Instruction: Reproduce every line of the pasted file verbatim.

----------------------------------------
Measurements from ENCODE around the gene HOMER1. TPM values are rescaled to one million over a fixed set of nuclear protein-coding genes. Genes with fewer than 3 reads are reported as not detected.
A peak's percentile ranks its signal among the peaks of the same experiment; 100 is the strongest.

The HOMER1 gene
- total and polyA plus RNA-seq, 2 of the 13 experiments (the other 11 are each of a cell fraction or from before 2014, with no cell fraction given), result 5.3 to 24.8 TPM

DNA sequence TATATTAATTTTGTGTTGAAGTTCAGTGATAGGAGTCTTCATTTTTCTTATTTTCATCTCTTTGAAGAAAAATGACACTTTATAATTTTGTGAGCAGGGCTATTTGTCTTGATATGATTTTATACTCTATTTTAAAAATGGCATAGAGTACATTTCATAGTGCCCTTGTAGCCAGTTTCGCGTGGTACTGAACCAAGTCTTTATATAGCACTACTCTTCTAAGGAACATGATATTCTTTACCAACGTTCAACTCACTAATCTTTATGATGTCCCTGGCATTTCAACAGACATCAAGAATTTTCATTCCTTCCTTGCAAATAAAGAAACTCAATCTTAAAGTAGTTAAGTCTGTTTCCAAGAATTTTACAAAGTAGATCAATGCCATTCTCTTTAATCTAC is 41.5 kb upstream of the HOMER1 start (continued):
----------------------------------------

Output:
Measurements from ENCODE around the gene HOMER1. TPM values are rescaled to one million over a fixed set of nuclear protein-coding genes. Genes with fewer than 3 reads are reported as not detected.
A peak's percentile ranks its signal among the peaks of the same experiment; 100 is the strongest.

The HOMER1 gene
- total and polyA plus RNA-seq, 2 of the 13 experiments (the other 11 are each of a cell fraction or from before 2014, with no cell fraction given), result 5.3 to 24.8 TPM

DNA sequence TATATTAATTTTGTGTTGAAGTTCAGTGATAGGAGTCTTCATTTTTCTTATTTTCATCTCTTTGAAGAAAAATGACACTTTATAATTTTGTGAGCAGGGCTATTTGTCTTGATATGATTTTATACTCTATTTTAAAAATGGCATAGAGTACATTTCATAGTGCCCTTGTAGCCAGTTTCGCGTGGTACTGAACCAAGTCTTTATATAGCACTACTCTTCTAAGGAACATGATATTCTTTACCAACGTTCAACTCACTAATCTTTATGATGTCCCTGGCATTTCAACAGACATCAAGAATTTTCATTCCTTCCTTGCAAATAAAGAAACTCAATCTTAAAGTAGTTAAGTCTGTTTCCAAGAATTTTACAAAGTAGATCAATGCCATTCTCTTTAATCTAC is 41.5 kb upstream of the HOMER1 start (continued):